Assistant Professor at the Centre for European Studies, Trinity College Dublin

1989 and the Historical Legacies of Communism in Hungary 30 Years On
The legacies of communism in post-communist Eastern Europe have triggered significant attention during the period of "transition". Scholars tended to focus on institutional changes that took place in the new democracies and generally explained setbacks in the democratisation process with the various legacies of communism. Long-term, pre-communist historical legacies and the way they influenced and shaped the formation of democratic systems received less attention. This presentation will address the post-1989 transition process from the perspective of historical legacies and will reflect on the importance of both communist and pre-communist legacies in Hungary's recent history, with a particular emphasis on leadership practices.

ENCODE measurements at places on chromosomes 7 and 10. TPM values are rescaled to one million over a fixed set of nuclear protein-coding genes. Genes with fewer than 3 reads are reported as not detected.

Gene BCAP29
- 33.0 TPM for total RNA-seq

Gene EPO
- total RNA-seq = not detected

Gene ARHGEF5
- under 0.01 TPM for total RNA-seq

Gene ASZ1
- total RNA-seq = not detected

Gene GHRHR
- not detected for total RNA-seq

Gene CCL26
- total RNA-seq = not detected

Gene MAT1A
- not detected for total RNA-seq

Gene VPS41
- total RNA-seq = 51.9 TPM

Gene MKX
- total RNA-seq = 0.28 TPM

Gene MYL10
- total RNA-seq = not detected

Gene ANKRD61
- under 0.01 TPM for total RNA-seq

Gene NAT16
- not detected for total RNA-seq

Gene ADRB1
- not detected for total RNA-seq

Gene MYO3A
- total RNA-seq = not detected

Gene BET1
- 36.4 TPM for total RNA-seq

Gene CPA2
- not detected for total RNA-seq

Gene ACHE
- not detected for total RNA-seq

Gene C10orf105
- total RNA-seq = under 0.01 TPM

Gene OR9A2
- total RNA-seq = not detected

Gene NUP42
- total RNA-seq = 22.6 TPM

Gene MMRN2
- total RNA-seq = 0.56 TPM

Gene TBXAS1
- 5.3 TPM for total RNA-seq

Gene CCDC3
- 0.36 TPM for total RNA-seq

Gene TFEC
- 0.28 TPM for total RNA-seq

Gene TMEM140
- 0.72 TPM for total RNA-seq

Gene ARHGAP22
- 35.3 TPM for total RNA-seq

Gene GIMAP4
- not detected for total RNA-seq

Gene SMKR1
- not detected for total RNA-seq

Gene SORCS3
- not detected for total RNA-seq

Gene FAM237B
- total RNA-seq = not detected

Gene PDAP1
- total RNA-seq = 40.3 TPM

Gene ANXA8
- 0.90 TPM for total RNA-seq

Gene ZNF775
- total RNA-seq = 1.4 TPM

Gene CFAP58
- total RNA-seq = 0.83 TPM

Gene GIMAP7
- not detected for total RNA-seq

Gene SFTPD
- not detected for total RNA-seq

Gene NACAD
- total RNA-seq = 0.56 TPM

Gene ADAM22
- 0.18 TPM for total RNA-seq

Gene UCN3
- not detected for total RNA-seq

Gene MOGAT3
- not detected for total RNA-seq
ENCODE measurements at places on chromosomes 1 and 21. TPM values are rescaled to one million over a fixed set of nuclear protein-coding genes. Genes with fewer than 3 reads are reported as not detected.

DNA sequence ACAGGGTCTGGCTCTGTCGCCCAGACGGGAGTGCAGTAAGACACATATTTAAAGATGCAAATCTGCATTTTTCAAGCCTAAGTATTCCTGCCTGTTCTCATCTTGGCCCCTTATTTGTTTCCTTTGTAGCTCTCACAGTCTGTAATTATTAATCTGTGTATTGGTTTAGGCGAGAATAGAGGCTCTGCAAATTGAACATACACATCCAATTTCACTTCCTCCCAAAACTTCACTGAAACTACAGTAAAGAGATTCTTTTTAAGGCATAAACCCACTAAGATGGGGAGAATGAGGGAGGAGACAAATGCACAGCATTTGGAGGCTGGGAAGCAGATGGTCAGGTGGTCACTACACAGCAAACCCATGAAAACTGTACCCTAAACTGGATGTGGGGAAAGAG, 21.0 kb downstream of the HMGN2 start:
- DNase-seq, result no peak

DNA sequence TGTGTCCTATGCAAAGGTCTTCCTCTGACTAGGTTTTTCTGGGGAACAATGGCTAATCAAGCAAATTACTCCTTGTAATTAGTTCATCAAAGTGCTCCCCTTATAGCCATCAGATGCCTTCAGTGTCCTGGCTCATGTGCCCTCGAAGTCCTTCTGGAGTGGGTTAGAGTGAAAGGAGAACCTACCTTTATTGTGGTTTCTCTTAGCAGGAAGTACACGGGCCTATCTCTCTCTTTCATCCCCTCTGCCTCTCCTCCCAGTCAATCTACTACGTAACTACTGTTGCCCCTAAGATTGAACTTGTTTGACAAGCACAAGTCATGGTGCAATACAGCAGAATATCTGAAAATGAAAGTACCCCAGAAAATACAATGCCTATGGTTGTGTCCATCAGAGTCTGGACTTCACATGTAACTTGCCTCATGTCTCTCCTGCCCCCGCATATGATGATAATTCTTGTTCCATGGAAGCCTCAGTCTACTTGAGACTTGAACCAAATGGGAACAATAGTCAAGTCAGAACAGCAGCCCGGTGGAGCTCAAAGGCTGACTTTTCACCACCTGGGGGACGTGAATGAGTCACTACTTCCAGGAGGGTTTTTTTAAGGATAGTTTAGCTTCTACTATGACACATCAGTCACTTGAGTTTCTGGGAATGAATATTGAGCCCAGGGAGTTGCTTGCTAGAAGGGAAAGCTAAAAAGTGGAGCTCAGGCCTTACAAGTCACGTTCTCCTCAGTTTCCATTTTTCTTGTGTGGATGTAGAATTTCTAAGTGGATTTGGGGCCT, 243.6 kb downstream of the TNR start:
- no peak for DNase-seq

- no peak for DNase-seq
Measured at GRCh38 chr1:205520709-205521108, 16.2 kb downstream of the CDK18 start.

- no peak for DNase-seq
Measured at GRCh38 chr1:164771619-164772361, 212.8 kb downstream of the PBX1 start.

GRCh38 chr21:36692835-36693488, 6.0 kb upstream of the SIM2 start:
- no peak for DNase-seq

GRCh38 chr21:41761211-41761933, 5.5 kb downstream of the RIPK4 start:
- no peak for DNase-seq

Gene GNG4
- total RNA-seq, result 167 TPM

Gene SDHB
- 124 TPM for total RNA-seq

Dr. Emanuel Coman

Assistant Professor at the Department of Political Science, Trinity College Dublin

Economic challenges in the Romanian transition
Romania has traditionally been regarded as an economic laggard in Eastern Europe, a characterization that can go back to the pre-Communist era. This presentation will focus on the economic challenges of the 1990s when Romania was taking slow steps in the transition to a market economy. To explain some of the problems of the 1990s we will reflect on what happened in the 1970s and 1980s when the economic decline was steep and put Romania at a serious comparative disadvantage at the start of the transition. In discussing the economic challenges, much attention will be given to the role of politics.